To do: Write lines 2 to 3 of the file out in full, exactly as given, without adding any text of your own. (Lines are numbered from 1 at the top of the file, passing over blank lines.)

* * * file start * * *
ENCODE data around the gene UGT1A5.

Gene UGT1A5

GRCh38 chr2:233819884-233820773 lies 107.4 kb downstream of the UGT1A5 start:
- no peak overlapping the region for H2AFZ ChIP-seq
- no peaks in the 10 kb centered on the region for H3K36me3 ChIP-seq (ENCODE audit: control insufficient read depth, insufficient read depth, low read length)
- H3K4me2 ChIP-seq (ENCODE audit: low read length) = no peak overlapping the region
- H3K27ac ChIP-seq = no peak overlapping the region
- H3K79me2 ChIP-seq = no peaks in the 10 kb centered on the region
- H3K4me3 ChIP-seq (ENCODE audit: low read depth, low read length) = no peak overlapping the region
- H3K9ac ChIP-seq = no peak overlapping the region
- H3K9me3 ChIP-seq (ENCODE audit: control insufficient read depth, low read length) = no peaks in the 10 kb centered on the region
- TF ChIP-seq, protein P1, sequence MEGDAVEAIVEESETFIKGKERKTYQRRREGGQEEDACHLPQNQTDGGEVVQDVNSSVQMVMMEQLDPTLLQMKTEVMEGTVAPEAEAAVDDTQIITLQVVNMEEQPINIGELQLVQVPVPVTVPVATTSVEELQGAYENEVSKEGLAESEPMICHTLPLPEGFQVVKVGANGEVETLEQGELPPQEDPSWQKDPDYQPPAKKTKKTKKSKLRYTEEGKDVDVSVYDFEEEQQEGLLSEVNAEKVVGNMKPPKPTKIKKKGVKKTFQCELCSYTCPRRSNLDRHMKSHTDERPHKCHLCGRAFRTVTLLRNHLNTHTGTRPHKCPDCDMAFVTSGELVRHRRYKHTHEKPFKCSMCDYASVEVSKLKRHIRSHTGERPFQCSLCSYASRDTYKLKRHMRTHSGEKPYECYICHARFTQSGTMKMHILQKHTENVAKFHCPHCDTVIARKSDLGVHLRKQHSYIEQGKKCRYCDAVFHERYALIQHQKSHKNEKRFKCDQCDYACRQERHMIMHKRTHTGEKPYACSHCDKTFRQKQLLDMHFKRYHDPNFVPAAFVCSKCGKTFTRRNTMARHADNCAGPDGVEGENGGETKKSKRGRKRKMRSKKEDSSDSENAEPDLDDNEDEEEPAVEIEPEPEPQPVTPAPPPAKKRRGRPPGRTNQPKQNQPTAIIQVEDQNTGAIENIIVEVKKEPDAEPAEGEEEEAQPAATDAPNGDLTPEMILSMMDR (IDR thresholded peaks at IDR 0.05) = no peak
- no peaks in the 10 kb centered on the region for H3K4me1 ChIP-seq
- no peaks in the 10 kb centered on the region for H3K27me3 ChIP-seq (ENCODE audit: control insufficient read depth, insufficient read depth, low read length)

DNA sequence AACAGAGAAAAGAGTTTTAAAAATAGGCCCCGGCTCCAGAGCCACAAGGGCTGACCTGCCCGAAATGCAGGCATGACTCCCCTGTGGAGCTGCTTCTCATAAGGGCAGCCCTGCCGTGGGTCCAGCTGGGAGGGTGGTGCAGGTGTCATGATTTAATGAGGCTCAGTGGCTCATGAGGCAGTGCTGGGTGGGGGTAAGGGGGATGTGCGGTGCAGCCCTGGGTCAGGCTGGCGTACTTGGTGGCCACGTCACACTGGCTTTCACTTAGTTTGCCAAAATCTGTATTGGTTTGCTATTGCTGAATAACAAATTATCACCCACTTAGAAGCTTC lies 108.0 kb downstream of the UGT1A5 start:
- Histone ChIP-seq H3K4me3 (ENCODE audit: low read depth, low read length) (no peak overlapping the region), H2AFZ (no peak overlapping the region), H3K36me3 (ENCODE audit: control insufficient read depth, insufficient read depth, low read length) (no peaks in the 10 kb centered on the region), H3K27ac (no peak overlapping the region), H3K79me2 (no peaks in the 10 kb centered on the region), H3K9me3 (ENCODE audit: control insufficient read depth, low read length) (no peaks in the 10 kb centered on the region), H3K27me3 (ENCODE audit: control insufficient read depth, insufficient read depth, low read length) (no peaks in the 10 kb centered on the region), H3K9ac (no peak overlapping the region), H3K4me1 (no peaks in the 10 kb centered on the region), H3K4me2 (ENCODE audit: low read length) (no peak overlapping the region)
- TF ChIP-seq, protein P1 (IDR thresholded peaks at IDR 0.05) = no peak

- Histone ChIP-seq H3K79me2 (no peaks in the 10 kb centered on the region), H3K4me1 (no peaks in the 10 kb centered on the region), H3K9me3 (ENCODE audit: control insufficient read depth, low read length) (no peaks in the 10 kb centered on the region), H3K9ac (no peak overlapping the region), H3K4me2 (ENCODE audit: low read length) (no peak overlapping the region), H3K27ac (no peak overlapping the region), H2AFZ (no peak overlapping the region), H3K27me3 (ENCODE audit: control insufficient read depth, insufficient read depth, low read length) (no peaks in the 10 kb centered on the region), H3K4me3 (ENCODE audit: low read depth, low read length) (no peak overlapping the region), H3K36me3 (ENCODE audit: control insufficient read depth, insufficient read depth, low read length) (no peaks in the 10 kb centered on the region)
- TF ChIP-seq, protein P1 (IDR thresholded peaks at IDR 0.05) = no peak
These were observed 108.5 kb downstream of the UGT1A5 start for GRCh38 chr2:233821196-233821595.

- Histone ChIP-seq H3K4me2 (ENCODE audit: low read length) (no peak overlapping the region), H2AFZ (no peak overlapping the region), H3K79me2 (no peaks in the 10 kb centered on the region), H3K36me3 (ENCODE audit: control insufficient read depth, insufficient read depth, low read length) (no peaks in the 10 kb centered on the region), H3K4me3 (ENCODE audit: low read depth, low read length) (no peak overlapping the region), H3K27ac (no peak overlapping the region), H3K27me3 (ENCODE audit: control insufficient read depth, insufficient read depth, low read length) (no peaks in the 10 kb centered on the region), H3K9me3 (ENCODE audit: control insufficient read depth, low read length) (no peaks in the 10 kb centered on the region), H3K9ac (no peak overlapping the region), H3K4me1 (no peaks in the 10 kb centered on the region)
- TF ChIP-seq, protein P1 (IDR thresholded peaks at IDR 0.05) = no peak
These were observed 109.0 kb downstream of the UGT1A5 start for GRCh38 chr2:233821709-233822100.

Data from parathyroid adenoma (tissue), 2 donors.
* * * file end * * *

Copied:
Gene UGT1A5

GRCh38 chr2:233819884-233820773 lies 107.4 kb downstream of the UGT1A5 start: